Rock Cliff House rising - BlueStone Press
June 21, 2018
High Falls

Rock Cliff House rising

New ownership and big plans for beloved High Falls building

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Listen closely and you just might hear the distant din of an entire village cheering coming from the hamlet of High Falls. It’s official: The Rock Cliff House is under new ownership, and the proud new owner has a big vision for what currently appears to be the shrieking shack from the Harry Potter series. It was love at first sight for Jacqueline Marie Williams, who took ownership on Dec. 8, before she had even walked in the door for the first time, when she told her broker, Maxine Rosola of Halter Associates Realty, “This place is mine!”

The road to the Rock Cliff has been an indirect one for Williams, whose varied passions and diverse skill sets have culminated in this newest project. Born in Kingston, Jamaica, Williams credits her “exemplary parents, who laid the groundwork for my guiding principles in life that made me what I have become.” Upon graduating from high school, Williams moved to the U.S. and began her professional career as the executive assistant to a city commissioner in New York City. Williams followed her boss when he took the position of vice president at a major New York City developer’s organization. Once the team completed their first major project in just six months, despite the city assuring them it would take several years, Williams found that she needed more challenge and returned to college to pursue her bachelor’s degree in elementary/early childhood education, followed by a master’s degree in special education. After the birth of her first daughter, Williams returned to school yet again to earn a doctoral degree in gifted and talented education, after which she joined the faculty at the University of South Florida Sarasota-Manatee’s School of Education as an adjunct professor, a position she has held for the past 10 years.

Williams thrives on juggling multiple challenges at once, and, while married to a doctor, she launched his private practice, eventually expanding it into a thriving three-office practice. While most would be satisfied to sit back on those laurels for a decade or two, Williams went on to open an urgent care clinic, all while teaching and raising her three (now grown) children. With the extra 10 seconds per day she had on hand, she then turned to renovating real estate, many of which properties she completed with the help of carpenters, handymen, plumbers and electricians.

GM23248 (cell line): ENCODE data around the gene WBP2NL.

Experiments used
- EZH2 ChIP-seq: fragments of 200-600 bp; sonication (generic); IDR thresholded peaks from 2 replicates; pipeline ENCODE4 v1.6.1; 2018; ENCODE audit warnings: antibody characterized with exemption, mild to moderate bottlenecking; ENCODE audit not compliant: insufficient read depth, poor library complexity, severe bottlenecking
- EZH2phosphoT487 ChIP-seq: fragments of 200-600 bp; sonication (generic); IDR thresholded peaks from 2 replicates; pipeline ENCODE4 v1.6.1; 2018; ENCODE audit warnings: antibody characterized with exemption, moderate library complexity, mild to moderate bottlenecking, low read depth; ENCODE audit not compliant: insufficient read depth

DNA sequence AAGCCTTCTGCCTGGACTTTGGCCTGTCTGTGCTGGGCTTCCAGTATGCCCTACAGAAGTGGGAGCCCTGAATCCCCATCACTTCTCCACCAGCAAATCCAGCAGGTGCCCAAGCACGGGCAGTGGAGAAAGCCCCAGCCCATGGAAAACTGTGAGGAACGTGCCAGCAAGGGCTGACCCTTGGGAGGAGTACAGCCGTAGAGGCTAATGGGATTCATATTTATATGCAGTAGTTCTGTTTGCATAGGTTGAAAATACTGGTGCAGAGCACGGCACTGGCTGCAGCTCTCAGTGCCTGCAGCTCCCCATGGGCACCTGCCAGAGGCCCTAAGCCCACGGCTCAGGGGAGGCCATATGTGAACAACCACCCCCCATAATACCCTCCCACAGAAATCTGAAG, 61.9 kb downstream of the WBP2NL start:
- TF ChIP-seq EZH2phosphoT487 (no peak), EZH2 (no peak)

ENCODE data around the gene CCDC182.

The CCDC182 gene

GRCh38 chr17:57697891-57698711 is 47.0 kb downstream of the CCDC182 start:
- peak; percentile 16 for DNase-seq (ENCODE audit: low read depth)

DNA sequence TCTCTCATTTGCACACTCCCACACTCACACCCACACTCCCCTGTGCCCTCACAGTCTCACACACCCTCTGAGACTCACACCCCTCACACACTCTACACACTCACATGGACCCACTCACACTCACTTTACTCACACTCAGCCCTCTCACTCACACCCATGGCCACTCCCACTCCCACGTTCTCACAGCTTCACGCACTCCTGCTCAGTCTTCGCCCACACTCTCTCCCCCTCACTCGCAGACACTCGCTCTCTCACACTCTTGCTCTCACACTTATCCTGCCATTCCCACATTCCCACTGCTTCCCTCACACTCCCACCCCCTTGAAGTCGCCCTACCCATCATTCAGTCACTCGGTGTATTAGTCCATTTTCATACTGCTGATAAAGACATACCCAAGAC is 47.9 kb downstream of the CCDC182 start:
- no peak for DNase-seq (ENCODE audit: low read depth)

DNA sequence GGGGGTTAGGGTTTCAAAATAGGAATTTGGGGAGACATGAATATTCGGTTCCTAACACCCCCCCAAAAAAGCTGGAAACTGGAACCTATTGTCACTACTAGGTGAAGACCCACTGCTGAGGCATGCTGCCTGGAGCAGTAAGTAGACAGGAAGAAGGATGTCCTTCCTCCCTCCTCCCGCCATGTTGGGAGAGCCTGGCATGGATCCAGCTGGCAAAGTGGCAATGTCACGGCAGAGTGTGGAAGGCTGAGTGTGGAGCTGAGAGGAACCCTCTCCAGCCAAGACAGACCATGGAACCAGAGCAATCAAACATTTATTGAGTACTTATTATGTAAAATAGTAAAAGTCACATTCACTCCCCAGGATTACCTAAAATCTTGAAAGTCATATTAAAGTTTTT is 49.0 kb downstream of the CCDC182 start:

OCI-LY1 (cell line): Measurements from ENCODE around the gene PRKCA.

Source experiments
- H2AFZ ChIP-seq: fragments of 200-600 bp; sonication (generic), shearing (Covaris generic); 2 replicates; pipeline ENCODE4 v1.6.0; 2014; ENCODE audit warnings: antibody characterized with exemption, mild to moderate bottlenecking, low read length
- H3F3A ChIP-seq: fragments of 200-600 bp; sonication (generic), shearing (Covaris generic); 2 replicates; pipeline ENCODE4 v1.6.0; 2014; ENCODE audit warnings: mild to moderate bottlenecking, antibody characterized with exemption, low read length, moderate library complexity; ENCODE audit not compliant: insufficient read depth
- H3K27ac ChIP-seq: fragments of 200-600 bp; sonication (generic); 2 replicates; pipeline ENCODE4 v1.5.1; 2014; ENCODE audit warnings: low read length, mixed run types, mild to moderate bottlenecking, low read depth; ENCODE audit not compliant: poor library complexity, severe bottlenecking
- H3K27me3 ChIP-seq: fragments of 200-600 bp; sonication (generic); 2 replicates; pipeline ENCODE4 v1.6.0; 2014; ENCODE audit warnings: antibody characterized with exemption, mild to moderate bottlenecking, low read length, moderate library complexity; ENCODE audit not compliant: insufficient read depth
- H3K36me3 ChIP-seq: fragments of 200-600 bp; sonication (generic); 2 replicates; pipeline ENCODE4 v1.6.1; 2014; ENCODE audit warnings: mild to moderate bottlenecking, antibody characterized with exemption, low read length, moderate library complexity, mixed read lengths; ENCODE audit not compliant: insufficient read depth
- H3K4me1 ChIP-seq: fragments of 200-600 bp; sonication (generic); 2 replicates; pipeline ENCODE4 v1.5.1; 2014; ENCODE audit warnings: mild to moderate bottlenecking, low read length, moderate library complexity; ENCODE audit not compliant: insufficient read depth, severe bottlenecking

And amidst all of this an artistic practice bloomed in Williams.

“After the birth of my first daughter I designed and handcrafted a 100-percent heirloom baptismal gown using the finest silk ribbons, silk fabrics and Swarovski crystals,” said Williams. “My creation also included smocking, a method of fabric ornamentation requiring tremendous dexterity that was popular in the 19th century. I was unable to find a teacher of smocking, so by carefully observing antique clothing and reading magazines devoted to the art of smocking and heirloom children’s clothing, I taught myself how to smock, embroidery, and to sew using a French seam. As I made baptismal dresses for all three of my daughters, a thought crossed my mind that I should design their wedding gowns when they decide to get married.”

Many years later, once the eldest of four children began to leave for college, Williams began designing wedding dresses and pursuing manufacturers. By the time her youngest was headed to college, Williams began to show her dresses at the major wholesale bridal markets in the country with the hope of attracting retailers to carry her line.

Originally, Williams was looking to buy real estate in Westchester County, specifically in Pound Ridge. However, as she looked around and didn’t find exactly what she was looking for, her thoughts turned north. Enter power broker and consummate local Rosola, who took the call from Williams and began helping her find the perfect property.